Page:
Symmetric arbitration is used when the candidates are peers and a priority-based arbitration is not used. This case is commonly found in symmetric multiprocessor (SMP) systems and networks. Arbitration is required so that all candidates can be assured that only one candidate has ownership of the shared component.
10BASE-T and 100BASE-T Ethernet networks use a carrier sense, multiple access, with collision detection (CSMA/CD) arbitration scheme. This scheme allows two or more nodes to share a common bus transmission medium [Madron89]. The node listens for the network to become idle, then begins transmitting. The node continues to listen while transmitting to detect collisions, which happen when two or more nodes are transmitting simultaneously. If a collision is detected, the node will stop transmitting, wait a random period of time, listen for idle, and retransmit. Stability on the network is assured by changing the random wait time to increase according to an algorithm called truncated binary exponential backoff. With this method it is difficult to predict when a clean transmission will be possible, which makes 10BASE-T or 100BASE-T Ethernet unsuitable for isochronous workloads on networks with many nodes. Also, many busy nodes can result in low bandwidth utilization.
The faster versions of Ethernet, 1000BASE-SX and 1000BASE-T (also known as Gigabit Ethernet), are only available as full duplex, switched technologies, thereby eliminating the CSMA/CD arbitration issues on the common medium. For larger networks, the arbitration role is moved into the network switch. Direct, node-to-node connections are full duplex, requiring no arbitration.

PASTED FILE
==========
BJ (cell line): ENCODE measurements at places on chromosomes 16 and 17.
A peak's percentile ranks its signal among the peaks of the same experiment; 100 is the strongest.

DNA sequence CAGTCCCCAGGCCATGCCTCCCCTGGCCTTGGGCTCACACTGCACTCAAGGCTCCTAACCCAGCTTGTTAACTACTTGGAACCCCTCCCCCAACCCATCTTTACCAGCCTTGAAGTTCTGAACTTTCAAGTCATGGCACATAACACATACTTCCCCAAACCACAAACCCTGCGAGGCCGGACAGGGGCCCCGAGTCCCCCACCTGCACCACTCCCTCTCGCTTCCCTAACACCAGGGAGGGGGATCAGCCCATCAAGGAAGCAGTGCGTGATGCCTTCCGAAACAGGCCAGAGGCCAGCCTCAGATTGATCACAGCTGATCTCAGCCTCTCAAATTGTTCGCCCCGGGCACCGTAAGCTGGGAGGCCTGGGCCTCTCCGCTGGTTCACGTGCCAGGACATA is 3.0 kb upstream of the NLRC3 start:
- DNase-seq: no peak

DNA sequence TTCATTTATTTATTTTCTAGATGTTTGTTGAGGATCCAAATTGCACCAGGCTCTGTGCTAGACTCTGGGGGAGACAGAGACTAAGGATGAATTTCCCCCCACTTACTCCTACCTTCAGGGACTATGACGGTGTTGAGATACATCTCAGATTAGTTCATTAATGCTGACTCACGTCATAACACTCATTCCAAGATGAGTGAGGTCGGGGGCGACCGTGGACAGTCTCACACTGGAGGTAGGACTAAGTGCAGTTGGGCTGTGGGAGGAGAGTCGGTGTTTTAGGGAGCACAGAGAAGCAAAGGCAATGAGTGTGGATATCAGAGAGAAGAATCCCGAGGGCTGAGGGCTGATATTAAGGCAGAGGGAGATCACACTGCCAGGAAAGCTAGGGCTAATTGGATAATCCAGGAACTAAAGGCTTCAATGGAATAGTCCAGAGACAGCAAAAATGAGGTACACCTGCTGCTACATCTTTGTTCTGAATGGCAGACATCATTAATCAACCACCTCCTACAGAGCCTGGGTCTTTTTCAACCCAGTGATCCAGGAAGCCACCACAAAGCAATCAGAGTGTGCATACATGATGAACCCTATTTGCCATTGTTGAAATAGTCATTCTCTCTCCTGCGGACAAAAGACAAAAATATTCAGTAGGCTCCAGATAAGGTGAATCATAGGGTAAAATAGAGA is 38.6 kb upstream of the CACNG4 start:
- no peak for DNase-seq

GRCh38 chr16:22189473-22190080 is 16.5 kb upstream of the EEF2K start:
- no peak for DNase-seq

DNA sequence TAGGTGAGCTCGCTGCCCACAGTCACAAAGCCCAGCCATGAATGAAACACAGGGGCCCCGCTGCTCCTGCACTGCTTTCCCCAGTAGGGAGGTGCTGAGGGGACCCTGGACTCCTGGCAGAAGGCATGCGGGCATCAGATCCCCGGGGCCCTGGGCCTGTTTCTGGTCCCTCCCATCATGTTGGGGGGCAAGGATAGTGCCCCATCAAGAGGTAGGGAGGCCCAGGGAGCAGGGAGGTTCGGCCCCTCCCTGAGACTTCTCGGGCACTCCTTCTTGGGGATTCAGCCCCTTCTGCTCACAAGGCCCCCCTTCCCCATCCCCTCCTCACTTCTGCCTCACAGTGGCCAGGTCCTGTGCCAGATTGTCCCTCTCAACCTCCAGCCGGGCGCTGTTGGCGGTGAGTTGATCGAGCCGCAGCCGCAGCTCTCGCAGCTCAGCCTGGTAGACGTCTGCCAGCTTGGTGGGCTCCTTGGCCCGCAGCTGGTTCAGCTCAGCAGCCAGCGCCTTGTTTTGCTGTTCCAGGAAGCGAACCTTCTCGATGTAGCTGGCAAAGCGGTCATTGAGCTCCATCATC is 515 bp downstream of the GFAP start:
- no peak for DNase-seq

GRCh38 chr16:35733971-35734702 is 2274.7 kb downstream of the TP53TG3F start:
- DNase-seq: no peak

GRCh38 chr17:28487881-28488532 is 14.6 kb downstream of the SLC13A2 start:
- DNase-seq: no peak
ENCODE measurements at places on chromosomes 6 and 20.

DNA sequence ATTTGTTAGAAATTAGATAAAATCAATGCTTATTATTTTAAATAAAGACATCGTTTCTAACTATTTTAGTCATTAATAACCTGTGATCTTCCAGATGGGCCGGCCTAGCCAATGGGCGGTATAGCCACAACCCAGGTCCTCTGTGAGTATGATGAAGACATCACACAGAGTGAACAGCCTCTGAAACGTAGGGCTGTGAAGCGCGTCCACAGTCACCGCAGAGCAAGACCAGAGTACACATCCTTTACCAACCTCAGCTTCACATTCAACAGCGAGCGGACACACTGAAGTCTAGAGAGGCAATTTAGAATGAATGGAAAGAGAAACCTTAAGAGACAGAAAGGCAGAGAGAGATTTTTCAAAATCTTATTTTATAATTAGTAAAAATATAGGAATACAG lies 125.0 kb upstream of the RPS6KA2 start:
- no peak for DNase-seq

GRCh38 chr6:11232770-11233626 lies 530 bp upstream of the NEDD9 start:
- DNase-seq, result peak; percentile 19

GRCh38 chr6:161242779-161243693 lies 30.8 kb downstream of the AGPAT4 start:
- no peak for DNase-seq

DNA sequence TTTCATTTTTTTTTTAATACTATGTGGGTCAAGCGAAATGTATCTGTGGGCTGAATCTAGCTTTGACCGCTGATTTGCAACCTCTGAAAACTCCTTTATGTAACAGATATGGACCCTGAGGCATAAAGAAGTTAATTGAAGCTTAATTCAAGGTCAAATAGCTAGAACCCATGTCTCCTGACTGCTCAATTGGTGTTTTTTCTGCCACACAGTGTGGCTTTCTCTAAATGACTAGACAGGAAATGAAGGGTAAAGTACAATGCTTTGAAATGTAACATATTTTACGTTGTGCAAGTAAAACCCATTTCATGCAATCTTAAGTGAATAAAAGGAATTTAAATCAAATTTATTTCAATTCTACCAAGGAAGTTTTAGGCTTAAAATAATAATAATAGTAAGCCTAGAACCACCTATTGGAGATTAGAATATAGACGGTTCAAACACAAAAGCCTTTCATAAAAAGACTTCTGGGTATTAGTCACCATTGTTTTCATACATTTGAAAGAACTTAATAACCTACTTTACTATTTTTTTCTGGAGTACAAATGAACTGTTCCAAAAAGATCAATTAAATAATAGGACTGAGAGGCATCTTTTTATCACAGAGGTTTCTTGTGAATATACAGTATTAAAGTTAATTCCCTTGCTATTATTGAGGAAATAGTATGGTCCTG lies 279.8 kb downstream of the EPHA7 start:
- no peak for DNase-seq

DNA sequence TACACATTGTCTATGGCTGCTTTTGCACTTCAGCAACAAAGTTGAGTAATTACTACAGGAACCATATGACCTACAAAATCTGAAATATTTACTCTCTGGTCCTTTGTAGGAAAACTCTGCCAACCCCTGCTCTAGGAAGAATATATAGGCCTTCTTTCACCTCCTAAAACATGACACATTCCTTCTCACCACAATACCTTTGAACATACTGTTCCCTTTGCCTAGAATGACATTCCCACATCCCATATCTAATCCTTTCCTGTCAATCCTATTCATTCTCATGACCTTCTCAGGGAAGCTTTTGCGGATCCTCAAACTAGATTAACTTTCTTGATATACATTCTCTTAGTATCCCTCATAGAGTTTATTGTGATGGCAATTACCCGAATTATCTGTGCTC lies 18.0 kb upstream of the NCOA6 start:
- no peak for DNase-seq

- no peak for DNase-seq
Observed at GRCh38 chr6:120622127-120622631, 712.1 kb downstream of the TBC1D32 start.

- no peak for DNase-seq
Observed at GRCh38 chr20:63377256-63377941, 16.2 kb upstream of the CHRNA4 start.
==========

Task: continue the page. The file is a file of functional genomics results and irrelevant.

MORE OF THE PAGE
Voting and Quorum
Voting is perhaps the most universally accepted method of arbitration. It is time tested for many centuries in many formspopularity contests, selecting members of government, and so forth. This is the method used by software for arbitration of cluster membership (see "Majority Voting and Quorum Principles").
One problem with voting is pluralitythe leading candidate gains more votes than the other candidates, but not more than half of the total votes cast. Many different techniques can be used during these special casesrun-off elections, special vote by a normally nonvoting member, and so forth. Another problem with voting is that ties can occur.
A further problem with voting is that it can be time consuming. The act of voting as well as the process of counting votes is time consuming. This may not scale well for large populations.
Occasionally, voting is confused with a quorum. They are similar but distinct. A vote is usually a formal expression of opinion or will in response to a proposed decision. A quorum is defined as the number, usually a majority of officers or members of a body, that, when duly assembled, is legally competent to transact business [Webster87]. Both concepts are important; the only vote that should ratify a decision is the vote of a quorum of members. For clusters, the quorum defines a viable cluster. If a node or group of nodes cannot achieve a quorum, they should not start services because they risk conflicting with an established quorum.